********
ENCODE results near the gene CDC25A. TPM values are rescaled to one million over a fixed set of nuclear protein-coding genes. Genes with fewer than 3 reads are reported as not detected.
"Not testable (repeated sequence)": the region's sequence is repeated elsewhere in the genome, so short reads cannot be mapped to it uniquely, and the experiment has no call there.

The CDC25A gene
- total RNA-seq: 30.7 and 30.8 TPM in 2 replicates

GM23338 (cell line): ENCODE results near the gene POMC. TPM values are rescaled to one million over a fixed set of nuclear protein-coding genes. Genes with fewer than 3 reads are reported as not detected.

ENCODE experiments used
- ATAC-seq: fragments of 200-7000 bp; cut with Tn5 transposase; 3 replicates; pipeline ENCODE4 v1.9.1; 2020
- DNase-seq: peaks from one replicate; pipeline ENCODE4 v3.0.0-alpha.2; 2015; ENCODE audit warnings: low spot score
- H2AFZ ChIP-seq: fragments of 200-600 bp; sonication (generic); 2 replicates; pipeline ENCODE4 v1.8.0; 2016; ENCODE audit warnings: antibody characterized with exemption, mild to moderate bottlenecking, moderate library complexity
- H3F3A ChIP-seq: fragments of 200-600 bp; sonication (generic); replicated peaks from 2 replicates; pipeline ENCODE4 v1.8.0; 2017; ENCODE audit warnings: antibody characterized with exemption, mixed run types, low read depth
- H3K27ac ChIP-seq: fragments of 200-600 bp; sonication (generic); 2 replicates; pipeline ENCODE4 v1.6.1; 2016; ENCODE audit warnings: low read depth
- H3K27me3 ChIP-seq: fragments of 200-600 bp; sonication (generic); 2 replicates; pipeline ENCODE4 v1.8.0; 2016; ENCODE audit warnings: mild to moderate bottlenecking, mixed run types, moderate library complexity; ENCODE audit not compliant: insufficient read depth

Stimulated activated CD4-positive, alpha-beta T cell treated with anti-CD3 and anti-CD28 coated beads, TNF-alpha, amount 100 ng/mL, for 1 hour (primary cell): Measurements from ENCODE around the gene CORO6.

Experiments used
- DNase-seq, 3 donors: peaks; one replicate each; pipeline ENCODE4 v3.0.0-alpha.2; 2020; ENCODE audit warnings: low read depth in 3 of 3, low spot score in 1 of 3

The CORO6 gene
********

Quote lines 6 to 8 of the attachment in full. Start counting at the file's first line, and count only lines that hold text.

ENCODE experiments used
- ATAC-seq: fragments of 200-7000 bp; cut with Tn5 transposase; 3 replicates; pipeline ENCODE4 v1.9.1; 2020
- DNase-seq: peaks from one replicate; pipeline ENCODE4 v3.0.0-alpha.2; 2015; ENCODE audit warnings: low spot score